Technopolicing, surveillance, and citizen oversight: A neorepublican theory of liberty and information control

Bryce Clayton Newell

Research output: Contribution to journalArticleScientificpeer-review

18 Citations (Scopus)


In modern society, we see the struggle to balance the proper functioning of government with the interests and rights of the people to access government information playing out all around us. This paper explores the relationship between liberty and security implicated by government surveillance and citizen-initiated efforts to cast the gaze back at the government (so-called “reciprocal surveillance”). In particular, this paper explores how a neorepublican conception of political liberty, defined as the absence of the possibility of domination, can inform future information policy research in this area. The paper concludes that, to be fully non-dominating, government must respect and provide effective institutional and legal mechanisms for their citizenry to effectuate self-government and command noninterference. Establishing liberal access rights to information about government conduct and mechanisms that ensure that citizens can effectively command noninterference are justified on the grounds that they reduce the possibility of arbitrary, and actual, interference with the right of the people govern themselves.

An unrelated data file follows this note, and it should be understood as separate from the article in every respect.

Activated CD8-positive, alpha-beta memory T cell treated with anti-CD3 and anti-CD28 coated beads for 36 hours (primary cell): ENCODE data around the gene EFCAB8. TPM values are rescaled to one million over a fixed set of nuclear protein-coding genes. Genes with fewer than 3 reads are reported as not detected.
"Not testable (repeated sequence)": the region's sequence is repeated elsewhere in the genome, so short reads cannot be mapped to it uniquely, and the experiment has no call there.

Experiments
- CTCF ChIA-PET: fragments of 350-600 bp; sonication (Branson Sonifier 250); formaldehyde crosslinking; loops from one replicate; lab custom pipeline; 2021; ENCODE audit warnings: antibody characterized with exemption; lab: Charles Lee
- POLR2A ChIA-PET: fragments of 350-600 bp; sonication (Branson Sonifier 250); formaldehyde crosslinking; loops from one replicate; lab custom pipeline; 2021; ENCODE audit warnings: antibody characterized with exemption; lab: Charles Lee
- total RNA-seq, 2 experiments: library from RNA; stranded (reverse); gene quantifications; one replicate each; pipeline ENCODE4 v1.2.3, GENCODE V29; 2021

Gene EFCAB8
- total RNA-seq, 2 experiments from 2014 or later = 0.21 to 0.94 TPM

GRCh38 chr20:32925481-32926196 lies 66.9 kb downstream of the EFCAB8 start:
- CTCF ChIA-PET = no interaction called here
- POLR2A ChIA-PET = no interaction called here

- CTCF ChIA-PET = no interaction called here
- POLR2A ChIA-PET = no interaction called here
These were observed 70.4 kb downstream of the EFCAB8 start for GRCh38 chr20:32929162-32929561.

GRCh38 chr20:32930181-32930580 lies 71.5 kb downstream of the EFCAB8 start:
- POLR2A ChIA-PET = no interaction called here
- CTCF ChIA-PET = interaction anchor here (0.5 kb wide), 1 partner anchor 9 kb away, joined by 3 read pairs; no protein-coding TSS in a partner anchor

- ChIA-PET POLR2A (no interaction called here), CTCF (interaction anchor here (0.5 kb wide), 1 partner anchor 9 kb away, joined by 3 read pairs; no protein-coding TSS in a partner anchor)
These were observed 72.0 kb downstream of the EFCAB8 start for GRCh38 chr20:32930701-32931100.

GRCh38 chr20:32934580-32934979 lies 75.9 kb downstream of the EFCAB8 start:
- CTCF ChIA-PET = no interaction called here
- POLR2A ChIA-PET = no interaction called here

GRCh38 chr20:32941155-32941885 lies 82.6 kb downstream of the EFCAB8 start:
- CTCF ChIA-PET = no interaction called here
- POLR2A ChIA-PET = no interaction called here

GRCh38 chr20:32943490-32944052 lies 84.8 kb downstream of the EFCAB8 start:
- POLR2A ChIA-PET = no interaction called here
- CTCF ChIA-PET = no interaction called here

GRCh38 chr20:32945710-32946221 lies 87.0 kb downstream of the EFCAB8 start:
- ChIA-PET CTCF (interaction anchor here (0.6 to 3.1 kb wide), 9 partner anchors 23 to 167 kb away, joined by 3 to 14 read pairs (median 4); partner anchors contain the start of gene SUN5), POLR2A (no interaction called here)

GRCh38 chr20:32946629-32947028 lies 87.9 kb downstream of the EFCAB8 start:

Original languageEnglish
Pages (from-to)421-432
Number of pages11
JournalGovernment Information Quarterly
Issue number3
Early online date9 Jul 2014
Publication statusPublished - Jul 2014
Externally publishedYes


  • Information access
  • Political theory
  • Information policy
  • Information control
  • Law
  • Freedom
  • National security


Dive into the research topics of 'Technopolicing, surveillance, and citizen oversight: A neorepublican theory of liberty and information control'. Together they form a unique fingerprint.

Cite this